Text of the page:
Boss of restaurant chain blames high demand, supply chain problems and EU workers leaving after Brexit
- UK labour crisis could last up to two years, CBI warns
The boss of Wagamama has said the restaurant chain is struggling to hire chefs at a fifth of its sites, as companies across the economy warn of recruitment difficulties.
The end of most coronavirus pandemic restrictions in the UK has led to a bounce back in demand for the hospitality industry, which was among the hardest-hit sectors. However, many restaurants, bars and hotels are struggling to find enough workers to fill roles.
Wagamama, which serves pan-Asian food, has been hit by shortages of staff from Europe following Brexit immigration restrictions, its chief executive, Thomas Heier, told the Press Association, with difficulties at 30 of its 147 sites.
“We’ve seen a reduction in our EU workforce in particular,” Heier said, “but the other thing we’re seeing is increased competition from logistics and delivery firms who are struggling with an increased number of vacancies.”
UKHospitality, an industry lobby group, has described the shortage of staff as “critical”. Data from the Office for National Statistics showed that there was a 10% vacancy rate in the hospitality sector, equivalent to 210,000 roles.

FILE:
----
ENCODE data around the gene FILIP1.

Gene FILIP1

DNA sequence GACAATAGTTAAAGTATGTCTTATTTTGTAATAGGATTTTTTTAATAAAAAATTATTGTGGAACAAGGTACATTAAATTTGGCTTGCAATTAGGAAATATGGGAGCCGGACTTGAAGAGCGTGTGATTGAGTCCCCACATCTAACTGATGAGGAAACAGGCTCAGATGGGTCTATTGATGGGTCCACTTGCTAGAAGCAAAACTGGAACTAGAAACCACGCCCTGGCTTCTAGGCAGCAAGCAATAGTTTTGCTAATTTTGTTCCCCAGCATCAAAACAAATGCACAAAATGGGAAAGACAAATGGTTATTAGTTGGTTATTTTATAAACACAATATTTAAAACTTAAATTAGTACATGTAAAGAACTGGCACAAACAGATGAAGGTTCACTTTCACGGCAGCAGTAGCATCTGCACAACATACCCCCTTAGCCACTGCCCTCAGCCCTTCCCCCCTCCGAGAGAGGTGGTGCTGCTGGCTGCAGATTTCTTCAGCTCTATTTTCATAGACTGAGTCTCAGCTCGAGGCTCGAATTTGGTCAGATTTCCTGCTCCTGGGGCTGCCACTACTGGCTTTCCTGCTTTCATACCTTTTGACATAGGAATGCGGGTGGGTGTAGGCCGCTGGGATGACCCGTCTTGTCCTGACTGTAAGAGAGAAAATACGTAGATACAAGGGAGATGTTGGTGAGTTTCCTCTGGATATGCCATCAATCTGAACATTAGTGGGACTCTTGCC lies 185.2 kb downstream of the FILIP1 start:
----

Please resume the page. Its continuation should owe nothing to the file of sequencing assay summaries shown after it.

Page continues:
Ratings agency Fitch last week said the movement of workers out of the UK back to the EU had been “intensified by Brexit”. It added that European employers were facing similar challenges, although freedom of movement between EU countries coupled with higher unemployment meant the problems were less acute.
Wagamama, which is part of The Restaurant Group, the owner of Garfunkel’s and Chiquito among other brands, also reported unseasonally high demand. While UK domestic restrictions on movement and socialising have been lifted, travel abroad to many popular destinations is still restricted, meaning that spending has been directed elsewhere.
“It’s a perfect storm of higher than normal demand, with supply chain challenges in the mix and a shortage of staff on the logistics side,” said Heier.
Food prices could also rise, Heier said. “I don’t think we or anyone else are out of the water yet.”
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